“I’m sure all of this is all a little bit confusing isn’t it? Well you’re going to have to trust me, and trust me when I say RUN!”
Cryogenically frozen in a large vat of embryonic fluid for 30 years aboard the research habitation vessel Infinity, you are suddenly stirred from your prolonged sleep by a mysterious woman named Riley.
Unaware as to precisely why you are in danger, you make haste as you sprint down the seemingly endless corridors before you. Running into an open room, you are confronted by unsuspecting Black Guard soldiers that are easily dealt with as you grab ones gun to blast the other before regaining your momentum. Sliding under lasers and making death-defying leaps through space, Infinity Runner promises a thrill at every turn as the player negotiates their way toward securing their eventual escape.
That you are stark naked is the least of your concerns, especially when it comes to light that you possess the power to erratically transform into a werewolf. It emerges that the Terran Council had been researching those with such a rare ability, and produced a genetic suppressor that grants control over when the player can turn into their strengthened canine form.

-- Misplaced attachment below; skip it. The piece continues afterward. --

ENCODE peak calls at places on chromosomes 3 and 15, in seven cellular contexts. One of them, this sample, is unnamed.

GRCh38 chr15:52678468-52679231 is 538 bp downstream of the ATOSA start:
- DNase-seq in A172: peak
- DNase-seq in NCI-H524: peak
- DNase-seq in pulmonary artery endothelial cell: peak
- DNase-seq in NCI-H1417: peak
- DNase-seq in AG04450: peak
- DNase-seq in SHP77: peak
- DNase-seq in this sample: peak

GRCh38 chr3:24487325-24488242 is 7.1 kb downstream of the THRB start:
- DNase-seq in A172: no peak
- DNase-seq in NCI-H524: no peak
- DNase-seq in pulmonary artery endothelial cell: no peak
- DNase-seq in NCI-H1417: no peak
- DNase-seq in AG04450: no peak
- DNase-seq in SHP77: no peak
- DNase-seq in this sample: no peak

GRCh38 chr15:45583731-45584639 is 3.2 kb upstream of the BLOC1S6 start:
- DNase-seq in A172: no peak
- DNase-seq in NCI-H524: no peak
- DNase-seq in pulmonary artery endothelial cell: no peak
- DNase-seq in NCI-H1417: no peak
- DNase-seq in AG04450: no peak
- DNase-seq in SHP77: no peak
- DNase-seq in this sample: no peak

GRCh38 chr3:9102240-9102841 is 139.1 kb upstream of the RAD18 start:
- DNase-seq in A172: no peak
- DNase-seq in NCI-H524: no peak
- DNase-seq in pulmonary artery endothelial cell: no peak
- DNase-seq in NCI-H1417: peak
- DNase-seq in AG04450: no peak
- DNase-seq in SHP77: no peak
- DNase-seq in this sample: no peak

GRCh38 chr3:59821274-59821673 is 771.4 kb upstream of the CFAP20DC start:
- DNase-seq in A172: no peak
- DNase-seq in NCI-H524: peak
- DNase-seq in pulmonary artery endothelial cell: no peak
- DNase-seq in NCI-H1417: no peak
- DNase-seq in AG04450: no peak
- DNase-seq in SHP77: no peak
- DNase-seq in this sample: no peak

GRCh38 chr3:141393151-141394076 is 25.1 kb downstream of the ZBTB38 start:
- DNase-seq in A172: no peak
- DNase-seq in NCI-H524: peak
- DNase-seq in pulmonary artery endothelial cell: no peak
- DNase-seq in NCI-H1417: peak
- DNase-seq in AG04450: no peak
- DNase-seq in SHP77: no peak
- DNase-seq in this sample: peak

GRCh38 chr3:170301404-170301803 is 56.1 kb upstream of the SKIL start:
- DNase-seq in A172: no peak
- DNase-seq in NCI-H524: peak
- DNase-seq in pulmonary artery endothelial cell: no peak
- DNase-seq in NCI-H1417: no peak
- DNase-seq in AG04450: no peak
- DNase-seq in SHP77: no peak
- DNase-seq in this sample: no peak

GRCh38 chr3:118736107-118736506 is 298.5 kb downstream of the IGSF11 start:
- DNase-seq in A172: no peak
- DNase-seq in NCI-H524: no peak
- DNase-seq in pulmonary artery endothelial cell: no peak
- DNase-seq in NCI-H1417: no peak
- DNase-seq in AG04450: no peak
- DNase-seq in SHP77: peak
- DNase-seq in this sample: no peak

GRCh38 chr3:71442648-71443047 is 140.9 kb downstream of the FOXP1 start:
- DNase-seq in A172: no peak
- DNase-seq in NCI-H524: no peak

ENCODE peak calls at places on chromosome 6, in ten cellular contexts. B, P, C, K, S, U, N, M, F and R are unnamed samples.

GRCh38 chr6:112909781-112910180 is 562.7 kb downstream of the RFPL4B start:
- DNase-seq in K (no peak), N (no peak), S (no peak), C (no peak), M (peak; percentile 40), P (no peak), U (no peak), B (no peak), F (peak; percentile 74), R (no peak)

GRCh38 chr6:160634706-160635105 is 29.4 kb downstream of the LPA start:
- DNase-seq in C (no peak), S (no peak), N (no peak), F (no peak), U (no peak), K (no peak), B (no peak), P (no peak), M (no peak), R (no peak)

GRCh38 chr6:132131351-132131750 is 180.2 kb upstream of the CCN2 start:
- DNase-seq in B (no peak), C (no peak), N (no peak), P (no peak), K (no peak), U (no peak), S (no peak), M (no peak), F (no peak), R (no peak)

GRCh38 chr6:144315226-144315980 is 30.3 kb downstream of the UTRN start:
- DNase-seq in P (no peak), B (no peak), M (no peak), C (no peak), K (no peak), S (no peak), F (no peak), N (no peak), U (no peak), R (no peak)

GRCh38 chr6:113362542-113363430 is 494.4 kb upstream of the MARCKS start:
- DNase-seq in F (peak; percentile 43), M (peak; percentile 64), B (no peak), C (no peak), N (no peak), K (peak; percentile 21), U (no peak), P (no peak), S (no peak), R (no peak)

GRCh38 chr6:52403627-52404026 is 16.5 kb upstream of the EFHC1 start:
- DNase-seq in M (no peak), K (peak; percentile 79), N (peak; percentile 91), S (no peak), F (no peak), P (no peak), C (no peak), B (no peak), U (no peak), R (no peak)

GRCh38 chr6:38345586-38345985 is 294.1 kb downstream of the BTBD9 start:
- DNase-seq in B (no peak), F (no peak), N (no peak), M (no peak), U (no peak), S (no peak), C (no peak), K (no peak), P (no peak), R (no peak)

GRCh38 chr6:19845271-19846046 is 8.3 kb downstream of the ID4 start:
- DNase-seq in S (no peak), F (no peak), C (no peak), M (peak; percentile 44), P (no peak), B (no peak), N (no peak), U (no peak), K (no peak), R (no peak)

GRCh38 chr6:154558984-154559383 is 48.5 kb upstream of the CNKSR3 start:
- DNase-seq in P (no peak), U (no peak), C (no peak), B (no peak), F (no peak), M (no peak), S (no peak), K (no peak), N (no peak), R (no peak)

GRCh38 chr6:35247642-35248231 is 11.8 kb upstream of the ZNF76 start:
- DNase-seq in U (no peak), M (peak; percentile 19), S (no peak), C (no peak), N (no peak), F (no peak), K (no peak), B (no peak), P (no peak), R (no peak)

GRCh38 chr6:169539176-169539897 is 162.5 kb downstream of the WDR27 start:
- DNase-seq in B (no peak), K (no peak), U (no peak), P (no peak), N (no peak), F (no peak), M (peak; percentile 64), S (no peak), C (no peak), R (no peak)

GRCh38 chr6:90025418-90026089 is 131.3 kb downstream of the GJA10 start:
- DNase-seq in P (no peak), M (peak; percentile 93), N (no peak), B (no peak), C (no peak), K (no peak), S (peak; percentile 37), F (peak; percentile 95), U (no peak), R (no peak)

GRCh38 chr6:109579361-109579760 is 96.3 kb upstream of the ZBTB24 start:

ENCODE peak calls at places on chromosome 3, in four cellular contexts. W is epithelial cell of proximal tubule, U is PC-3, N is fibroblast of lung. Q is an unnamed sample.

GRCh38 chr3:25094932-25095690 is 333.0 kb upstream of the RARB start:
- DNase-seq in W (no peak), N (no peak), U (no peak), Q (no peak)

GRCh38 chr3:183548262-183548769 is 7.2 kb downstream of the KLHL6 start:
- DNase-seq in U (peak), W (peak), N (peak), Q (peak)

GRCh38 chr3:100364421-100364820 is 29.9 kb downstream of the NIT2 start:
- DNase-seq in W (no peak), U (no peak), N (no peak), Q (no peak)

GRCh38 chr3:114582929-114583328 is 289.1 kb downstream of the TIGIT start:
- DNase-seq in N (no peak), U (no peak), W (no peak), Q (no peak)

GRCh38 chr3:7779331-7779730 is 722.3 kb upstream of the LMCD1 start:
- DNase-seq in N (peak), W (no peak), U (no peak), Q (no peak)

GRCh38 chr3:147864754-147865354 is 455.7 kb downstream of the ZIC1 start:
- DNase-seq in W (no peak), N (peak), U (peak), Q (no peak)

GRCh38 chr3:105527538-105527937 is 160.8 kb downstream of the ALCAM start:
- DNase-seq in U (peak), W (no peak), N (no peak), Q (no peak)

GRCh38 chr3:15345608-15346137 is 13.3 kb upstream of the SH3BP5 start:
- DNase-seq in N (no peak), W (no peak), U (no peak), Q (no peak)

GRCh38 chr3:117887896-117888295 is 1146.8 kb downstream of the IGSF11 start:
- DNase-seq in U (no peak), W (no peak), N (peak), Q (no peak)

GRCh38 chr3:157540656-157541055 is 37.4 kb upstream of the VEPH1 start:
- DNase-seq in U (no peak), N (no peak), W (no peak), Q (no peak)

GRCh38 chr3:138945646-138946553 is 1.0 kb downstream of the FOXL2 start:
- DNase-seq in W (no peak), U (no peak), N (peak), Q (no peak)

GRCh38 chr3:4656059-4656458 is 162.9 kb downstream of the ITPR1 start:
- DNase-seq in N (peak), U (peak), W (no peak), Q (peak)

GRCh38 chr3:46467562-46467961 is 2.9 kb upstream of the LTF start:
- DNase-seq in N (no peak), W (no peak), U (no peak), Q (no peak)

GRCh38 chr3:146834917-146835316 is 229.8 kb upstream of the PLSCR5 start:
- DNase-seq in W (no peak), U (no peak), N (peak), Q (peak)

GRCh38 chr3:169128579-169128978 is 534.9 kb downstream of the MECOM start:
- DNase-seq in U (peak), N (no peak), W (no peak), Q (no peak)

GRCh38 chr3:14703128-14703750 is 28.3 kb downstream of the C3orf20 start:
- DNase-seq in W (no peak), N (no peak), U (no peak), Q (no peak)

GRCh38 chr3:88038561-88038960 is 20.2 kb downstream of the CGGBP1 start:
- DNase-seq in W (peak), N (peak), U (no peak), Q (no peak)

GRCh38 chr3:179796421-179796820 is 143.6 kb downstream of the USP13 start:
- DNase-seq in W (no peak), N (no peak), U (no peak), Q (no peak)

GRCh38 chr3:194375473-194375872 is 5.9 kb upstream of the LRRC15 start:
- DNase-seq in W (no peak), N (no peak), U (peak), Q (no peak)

This empowers you with the chance to wall run, neutralise guards without having to succeed in the usual quick time event prompts, and to barge your way through weakened walls to bound down electrified pathways. That you are soon stalked by another werewolf is cause for concern, but drives the player’s intrigue throughout Infinity Runner‘s main Story Mode.
It is an enjoyable marathon, with Wales Interactive seamlessly merging a first-person viewpoint with the endless runner genre popularised by games such as Temple Run. That sense of speed is perfectly captured, and while lower difficulties help the player to find their feet it is on hard where Infinity Runner comes into its own – pushing the player’s reaction speed to its limits.
It quickly becomes a game that tests your skill, the player shifting between three lanes as they dodge overflowing plasma and flame-spewing pipes while collecting electronic documents to increase their point score. Your escape will take you from Engineering right through to the Infinity’s Bridge and Biodome, sliding into a lift that takes you deeper into the hulking spaceship at each level’s conclusion.
That it excites is proof that the concept has merit, but the overall execution leaves much to be desired. The frame rate can be remarkably inconsistent, deaths can occur somewhat prematurely, while in-game text notably has spelling and grammatical errors. But, of more concern, is that it repeatedly made my Wii U crash – more so on the final level, which I haven’t even been able to load despite numerous attempts.
It detracts from a game that, while it could all look and sound decidedly sharper, otherwise shows plenty of promise. Infinity Runner certainly isn’t a flash in the pan experience, and, given more investment, could amount to something resoundingly special. The hallmarks are there, it just lacks as much bite as its protagonist.